Labour peer Peter Mandelson says Boris Johnson’s ‘bum boys’ jibe was an ‘explicitly homophobic attack’ on him
Former Labour cabinet minister Peter Mandelson has reflected on being the target of an “explicitly homophobic” jibe from Boris Johnson and being a “role model” for young gay people.
Mandelson held a series of powerful roles in the Labour Party under ex-prime ministers Tony Blair and Gordon Brown, earning the nickname ‘the Prince of Darkness’ due to his behind-the-scenes influence and mastery of media.
While he did not publicly discuss his sexuality during his time in power and has only begun to do so in the past few years, Mandelson did not make a secret of the fact he was a gay man in political circles.
In an interview with Matt Forde’s The Political Party podcast, Lord Mandelson reflected: “I had never sought to hide my sexuality. I didn’t want to be defined by it, but in a sense I’m rather proud, actually, of being a role model for young gay people.
“With hindsight, I was giving confidence to other young gay men, in whatever field or sector, not necessarily in politics, who just wanted to be themselves, openly enjoy their lives, and not have to justify anything. Straight people don’t have to explain why they’re straight, why do gay people have to explain why they’re gay?”
Peter Mandelson suspects he wouldn’t have had to resign if he hadn’t been outed.
Mandelson’s willingness to live openly but aversion to discussion of his sexuality in public led to a number of incidents in which he was “outed” in the media, firstly by the News of the World newspaper in 1987 while managing the opposition party’s election campaign.
He said: “I had been living as a completely open gay man with a with a partner, and had from the end of the 1970s. It seems incredible now that just to be gay was a legitimate story… it was the Murdoch press doing [Margaret] Thatcher a favour. That intervention was designed to help Thatcher’s election campaign.”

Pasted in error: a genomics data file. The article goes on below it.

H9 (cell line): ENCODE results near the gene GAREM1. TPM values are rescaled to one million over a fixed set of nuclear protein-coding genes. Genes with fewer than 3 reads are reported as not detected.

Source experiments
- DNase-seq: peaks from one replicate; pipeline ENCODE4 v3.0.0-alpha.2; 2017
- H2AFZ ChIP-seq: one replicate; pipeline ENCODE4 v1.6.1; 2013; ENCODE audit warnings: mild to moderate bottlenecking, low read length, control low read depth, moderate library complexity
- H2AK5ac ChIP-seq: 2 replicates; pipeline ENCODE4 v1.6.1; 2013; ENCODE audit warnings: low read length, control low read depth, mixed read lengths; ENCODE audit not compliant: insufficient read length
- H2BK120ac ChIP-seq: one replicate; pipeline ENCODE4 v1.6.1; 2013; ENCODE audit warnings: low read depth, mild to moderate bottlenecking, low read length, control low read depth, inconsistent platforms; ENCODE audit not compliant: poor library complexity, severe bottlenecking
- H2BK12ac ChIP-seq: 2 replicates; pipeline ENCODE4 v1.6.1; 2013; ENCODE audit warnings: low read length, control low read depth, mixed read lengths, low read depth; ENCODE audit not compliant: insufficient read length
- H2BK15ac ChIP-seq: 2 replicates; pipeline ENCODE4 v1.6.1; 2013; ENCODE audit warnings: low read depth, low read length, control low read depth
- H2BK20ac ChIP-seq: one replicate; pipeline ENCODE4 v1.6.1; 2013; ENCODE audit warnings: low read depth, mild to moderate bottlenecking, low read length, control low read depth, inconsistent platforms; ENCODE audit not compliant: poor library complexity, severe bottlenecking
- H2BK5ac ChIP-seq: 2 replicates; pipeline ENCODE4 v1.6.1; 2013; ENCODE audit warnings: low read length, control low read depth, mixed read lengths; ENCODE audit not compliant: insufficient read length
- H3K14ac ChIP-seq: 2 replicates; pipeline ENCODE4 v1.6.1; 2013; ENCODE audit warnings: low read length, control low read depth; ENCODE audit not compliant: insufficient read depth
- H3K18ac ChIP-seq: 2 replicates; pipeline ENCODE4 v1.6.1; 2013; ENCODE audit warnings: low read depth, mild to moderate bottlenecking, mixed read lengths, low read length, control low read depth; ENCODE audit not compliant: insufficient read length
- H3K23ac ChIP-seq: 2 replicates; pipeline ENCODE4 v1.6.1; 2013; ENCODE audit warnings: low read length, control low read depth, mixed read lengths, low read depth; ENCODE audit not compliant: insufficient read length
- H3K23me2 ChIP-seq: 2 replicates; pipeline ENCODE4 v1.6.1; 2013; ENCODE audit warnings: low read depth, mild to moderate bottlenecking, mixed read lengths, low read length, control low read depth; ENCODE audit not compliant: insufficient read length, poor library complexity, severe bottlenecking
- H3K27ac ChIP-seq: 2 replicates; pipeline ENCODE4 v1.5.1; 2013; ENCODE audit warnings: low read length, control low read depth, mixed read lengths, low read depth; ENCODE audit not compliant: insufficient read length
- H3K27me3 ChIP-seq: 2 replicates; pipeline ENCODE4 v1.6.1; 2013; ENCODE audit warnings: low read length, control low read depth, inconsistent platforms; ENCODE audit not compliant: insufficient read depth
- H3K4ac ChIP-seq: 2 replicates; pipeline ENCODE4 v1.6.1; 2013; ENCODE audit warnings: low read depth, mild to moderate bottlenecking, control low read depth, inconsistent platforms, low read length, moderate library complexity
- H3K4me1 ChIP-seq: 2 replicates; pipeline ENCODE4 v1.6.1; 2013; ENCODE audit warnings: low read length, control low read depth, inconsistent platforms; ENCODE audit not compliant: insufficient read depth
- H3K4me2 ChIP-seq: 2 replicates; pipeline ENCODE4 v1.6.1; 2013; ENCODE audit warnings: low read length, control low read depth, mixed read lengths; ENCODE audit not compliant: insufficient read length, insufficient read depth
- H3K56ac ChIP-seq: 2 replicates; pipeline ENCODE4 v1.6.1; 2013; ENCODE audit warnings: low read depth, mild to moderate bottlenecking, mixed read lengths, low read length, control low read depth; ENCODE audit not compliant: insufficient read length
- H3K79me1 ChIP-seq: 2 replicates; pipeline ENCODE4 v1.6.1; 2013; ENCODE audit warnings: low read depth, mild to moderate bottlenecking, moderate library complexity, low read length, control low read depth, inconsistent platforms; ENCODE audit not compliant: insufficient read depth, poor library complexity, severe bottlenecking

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Mandelson was outed again a decade later while serving as Tony Blair’s secretary of state for trade and industry, when Times writer Matthew Parris referred to him as a gay man on the BBC current affairs show Newsnight.
He recalled: “When Matthew did this in 1998… I was sitting on my bed watching Newsnight doing my ministerial red box, and I didn’t bat an eyelid. But within an hour, I had The Sun newspaper banging on my front door demanding to know what was my response to Matthew Parris. I didn’t have a response!
“Then the rest of the media successfully pushed the story forwards by creating a completely artificial argument about the rights and wrongs of what Matthew had done.”
Mandelson said the storm caused such agitation inside Downing Street that questions over whether he should issue a clarifying statement were ultimately referred up to prime minister Tony Blair.
The minister ended up resigning from his cabinet role a few weeks after the incident, when he was caught in a second media storm over a loan he received for a house payment from another Labour MP.
He reflected: “Because the two episodes virtually happened together, they were completely intertwined. I suspect that the resignation probably wouldn’t have happened and it not been for the media storm sparked by Matthew on Newsnight and the ensuing controversy, but there we are.”
Boris Johnson wrote ‘explicitly homophobic’ attack on the Labour figure.
His 1998 resignation was celebrated by future prime minister Boris Johnson, then a Telegraph columnist, who wrote an “explicitly homophobic” piece mocking his departure.
It read: “Weep, O ye shirt-makers of Jermyn Street, ye Cool Brittania tailors and whatever exists of human finer feeling. In the Ministry of Sound, the tank-topped bum boys blub into their Pils…. for Mandy is dead, dead ere his prime!”
Mandelson, later made a life peer, reflected: “Obviously I experienced homophobia in in the media, from The Sun and the Daily Mail, and famously from Boris Johnson, who when I left the government delivered a really explicitly homophobic attack on me in his column in The Telegraph. He referred to gay people as tank-topped bum boys and had me off in bars and clubs. I wish to be so lucky!”
Johnson has never disavowed the remark or publicly apologised, instead repeatedly claiming that his history of offensive jibes have been taken “out of context.”
When asked in a PinkNews Q&A last year whether he had apologised to Mandelson for the remark, Johnson said: “I’ve written many millions of words in my time as a journalist, and I’ve never intended to cause hurt or pain to anybody.”
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